I get a bit worked up about evolution deniers. So much so that I spend much more time than I should engaging individuals in online discussions and forums, who, for whatever reason (okay, the reason is always religions) deny evolution. Without a doubt, they get most upset when I use the word “fact” to describe evolution by natural selection.
“Isn’t that very unscientific of you, to say evolution is a fact? It is just a theory after all.”
Well, yes and no. That last sentence betrays a fundamental misunderstanding of the what a scientific theory is, relative to other types of “theories”. A scientific theory is a very specific thing, it’s not the same thing as a theory about who killed Kennedy or a theory about who will win the Superbowl or even a theory about market behavior in economics. A scientific theory is an idea that has broad explanatory power, has been tested and verified by different objective observers, is consistent with other bodies of scientific knowledge, and explains particular facts. Facts, in turn, are just things that happen: e.g., apples fall when you drop them, humans evolved from apelike ancestors, the earth is an oblate spheroid. Scientific theories explain these facts – the theory of gravitation in the first (and last) instance, and Darwin’s theory of evolution in the second. It is possible these theories will be modified in the future, as Newton’s was by Einstein, but apples will still fall and humans will still have evolved from apelike ancestors – the facts don’t change.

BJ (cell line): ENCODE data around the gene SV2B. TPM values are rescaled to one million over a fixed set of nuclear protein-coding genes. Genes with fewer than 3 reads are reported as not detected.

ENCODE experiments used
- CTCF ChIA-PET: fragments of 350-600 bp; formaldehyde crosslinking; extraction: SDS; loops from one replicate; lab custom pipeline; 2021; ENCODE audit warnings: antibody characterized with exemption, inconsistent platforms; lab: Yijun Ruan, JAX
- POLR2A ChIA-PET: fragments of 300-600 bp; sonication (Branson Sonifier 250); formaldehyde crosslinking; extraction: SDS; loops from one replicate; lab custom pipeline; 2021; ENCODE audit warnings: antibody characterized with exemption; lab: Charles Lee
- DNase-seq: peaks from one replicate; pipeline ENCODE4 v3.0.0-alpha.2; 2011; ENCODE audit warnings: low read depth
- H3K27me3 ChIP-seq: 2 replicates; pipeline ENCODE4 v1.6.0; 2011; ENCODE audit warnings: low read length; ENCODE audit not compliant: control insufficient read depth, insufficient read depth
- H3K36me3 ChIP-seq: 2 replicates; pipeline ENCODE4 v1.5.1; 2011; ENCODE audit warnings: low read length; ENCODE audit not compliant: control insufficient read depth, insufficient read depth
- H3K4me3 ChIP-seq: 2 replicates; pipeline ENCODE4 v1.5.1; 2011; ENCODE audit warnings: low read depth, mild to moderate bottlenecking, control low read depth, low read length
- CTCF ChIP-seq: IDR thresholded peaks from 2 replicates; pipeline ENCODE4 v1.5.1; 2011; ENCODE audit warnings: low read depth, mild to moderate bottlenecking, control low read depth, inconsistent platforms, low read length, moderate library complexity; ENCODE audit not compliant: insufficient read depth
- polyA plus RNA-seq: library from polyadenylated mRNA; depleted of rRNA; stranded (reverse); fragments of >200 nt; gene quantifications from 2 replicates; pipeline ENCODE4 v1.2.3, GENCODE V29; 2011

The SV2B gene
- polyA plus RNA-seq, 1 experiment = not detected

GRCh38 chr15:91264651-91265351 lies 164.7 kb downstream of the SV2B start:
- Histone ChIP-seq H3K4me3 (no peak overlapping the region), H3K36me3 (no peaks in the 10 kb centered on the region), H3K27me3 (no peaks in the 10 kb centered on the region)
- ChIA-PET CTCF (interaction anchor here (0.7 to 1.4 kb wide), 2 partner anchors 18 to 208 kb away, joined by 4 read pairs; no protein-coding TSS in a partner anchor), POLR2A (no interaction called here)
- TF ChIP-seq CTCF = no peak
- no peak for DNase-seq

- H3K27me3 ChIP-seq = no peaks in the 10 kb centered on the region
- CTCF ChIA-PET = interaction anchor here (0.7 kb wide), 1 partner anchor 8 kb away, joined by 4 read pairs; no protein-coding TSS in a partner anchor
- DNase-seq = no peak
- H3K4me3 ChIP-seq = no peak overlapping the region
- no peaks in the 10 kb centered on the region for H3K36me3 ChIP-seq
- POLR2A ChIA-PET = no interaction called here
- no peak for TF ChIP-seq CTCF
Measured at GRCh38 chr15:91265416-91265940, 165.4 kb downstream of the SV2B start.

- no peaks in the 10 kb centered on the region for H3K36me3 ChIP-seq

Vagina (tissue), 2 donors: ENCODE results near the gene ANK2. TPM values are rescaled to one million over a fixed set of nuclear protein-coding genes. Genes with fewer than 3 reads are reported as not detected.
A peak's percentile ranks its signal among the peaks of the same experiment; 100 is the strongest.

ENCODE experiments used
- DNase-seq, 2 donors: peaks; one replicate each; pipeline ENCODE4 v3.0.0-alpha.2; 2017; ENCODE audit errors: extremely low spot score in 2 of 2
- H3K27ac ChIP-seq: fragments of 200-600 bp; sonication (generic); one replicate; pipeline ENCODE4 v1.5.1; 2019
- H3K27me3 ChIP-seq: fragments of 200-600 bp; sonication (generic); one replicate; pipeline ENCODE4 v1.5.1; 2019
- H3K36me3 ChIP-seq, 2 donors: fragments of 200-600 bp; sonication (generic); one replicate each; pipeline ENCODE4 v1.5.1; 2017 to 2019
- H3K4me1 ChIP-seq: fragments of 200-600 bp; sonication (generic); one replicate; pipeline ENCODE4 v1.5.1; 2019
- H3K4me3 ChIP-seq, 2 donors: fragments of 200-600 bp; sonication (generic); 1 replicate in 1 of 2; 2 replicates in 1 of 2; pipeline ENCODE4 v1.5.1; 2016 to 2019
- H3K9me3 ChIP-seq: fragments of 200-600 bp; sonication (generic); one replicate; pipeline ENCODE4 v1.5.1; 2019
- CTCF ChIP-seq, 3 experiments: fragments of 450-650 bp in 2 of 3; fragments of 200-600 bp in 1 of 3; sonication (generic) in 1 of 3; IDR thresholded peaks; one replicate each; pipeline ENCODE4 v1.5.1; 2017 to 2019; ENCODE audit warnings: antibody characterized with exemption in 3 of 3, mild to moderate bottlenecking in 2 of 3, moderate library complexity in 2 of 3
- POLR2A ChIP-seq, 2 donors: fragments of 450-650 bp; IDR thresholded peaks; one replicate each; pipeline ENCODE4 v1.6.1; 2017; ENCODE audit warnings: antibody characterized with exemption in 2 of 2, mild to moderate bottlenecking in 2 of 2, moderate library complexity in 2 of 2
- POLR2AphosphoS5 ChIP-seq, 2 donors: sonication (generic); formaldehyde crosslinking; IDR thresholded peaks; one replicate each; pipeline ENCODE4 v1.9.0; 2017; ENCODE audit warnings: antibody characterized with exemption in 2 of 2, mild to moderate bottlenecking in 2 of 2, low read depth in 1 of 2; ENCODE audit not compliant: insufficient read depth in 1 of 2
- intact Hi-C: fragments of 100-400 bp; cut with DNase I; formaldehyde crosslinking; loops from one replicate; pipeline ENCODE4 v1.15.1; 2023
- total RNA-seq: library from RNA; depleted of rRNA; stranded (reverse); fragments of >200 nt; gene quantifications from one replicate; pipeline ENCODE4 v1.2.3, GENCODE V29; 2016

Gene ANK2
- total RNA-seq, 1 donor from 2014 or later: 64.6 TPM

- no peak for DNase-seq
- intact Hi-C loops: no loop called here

A few individuals seem to be under the impression nothing can be proved or rightly called a “fact”. These people are playing a game with semantics. In any real sense, evolution is a fact, and descent with modification (Darwin’s preferred term) is the profoundly powerful theory that explains it.
If I could ask the American public to sit down and read one essay, it would be the late and inimitable Stephen Jay Gould’s “Evolution as Fact and Theory” – he says everything I just have with much more eloquence. Go read it, and consider offering it up the next time you’re spending too much time in a debate on YouTube.